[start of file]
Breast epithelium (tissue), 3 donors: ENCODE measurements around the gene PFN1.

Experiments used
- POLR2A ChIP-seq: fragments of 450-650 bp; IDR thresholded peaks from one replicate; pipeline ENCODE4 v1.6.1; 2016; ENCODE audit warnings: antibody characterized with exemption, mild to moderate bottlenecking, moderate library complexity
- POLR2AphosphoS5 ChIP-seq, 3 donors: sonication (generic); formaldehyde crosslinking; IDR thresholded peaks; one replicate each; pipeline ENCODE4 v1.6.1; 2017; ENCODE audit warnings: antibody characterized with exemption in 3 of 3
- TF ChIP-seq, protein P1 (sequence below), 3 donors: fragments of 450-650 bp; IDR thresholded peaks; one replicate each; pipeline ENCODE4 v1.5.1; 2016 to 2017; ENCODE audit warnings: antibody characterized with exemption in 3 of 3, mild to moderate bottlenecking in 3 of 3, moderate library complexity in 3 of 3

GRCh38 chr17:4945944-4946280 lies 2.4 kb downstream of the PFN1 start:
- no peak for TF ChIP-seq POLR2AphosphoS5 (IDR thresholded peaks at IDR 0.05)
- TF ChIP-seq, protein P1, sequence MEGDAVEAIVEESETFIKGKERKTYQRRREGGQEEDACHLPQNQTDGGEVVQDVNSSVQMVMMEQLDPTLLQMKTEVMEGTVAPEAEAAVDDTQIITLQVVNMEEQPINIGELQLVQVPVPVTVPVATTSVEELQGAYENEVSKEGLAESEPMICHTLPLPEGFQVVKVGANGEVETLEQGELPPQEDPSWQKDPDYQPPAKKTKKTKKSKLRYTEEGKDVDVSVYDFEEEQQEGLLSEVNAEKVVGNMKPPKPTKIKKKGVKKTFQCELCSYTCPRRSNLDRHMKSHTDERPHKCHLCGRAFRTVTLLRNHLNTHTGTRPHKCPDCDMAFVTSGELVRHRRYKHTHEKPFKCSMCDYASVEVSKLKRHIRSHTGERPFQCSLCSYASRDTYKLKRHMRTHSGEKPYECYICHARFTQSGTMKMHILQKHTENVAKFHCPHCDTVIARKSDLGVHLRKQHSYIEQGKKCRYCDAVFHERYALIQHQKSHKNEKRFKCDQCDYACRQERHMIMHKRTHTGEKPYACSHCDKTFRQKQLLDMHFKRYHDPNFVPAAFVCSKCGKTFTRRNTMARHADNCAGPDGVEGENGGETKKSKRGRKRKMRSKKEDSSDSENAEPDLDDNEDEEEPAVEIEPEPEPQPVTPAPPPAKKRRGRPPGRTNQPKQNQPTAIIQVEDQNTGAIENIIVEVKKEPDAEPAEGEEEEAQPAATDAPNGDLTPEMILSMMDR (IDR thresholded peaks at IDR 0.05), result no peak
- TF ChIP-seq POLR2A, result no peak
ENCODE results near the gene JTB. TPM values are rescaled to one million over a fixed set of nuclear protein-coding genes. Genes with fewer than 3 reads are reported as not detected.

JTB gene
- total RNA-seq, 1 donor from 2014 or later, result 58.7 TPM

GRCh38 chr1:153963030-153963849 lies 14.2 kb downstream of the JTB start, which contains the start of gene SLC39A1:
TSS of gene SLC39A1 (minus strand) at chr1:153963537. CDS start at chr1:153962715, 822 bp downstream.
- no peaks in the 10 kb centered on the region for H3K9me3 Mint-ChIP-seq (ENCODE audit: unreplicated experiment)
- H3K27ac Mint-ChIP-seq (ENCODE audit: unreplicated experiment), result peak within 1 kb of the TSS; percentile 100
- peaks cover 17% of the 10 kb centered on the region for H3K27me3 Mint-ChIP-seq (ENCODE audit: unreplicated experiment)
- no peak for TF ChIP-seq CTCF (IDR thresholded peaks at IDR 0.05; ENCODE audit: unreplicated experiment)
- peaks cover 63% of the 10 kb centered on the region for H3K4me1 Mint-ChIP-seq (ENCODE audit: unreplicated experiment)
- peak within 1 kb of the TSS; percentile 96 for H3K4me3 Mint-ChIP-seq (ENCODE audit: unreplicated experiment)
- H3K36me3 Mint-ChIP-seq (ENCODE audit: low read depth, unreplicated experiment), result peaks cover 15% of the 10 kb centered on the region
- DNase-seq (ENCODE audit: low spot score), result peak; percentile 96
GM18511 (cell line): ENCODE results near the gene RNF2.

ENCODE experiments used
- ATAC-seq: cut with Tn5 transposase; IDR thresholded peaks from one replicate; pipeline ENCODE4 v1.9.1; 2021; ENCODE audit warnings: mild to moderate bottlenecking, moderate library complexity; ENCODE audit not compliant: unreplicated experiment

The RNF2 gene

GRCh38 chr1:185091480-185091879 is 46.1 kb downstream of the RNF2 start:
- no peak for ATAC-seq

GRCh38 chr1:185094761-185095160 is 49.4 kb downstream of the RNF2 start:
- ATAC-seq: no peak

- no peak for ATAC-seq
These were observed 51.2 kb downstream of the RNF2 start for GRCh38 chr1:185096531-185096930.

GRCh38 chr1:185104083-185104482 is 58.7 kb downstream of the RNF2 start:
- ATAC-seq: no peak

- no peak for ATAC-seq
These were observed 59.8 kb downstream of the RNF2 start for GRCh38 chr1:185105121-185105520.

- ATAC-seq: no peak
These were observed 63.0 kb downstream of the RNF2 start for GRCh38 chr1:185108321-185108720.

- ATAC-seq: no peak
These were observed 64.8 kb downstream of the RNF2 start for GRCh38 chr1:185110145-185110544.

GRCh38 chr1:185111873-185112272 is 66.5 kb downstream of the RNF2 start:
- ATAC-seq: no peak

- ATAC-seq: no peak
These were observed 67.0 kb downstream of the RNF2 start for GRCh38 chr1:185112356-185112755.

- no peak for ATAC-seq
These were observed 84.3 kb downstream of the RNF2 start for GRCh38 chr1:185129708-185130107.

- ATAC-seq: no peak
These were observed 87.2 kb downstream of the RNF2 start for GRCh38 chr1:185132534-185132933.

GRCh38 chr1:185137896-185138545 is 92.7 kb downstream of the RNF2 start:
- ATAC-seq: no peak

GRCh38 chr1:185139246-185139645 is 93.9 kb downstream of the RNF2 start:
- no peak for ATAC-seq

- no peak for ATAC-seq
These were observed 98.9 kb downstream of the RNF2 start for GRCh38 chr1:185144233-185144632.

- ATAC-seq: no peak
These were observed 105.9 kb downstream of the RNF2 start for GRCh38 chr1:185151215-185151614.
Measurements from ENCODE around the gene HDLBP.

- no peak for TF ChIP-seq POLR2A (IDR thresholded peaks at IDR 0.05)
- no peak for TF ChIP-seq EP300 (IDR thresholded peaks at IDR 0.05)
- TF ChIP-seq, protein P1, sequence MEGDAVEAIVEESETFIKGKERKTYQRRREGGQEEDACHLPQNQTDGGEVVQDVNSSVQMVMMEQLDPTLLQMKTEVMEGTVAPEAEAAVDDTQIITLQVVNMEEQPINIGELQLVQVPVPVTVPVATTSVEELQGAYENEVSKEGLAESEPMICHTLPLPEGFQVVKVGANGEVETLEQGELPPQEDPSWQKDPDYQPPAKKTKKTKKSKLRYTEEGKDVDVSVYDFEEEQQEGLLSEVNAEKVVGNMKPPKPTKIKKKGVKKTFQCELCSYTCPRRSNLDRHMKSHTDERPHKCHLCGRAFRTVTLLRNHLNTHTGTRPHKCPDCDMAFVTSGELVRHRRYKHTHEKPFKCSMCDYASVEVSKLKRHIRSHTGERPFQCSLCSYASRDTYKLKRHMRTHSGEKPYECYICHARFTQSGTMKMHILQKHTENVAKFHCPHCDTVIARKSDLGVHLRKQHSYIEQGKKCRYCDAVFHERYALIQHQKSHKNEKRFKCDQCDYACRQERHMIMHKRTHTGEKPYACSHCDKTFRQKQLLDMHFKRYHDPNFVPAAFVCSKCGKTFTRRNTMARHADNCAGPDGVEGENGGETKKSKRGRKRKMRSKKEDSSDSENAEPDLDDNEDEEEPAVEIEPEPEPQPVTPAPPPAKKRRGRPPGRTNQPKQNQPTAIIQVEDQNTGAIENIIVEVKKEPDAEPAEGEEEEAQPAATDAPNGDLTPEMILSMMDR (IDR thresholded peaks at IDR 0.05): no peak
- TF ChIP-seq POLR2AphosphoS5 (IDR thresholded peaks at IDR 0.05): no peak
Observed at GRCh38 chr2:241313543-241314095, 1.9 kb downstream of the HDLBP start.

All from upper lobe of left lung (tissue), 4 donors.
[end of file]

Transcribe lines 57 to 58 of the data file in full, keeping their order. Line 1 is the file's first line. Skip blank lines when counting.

Measurements from ENCODE around the gene HDLBP.

- no peak for TF ChIP-seq POLR2A (IDR thresholded peaks at IDR 0.05)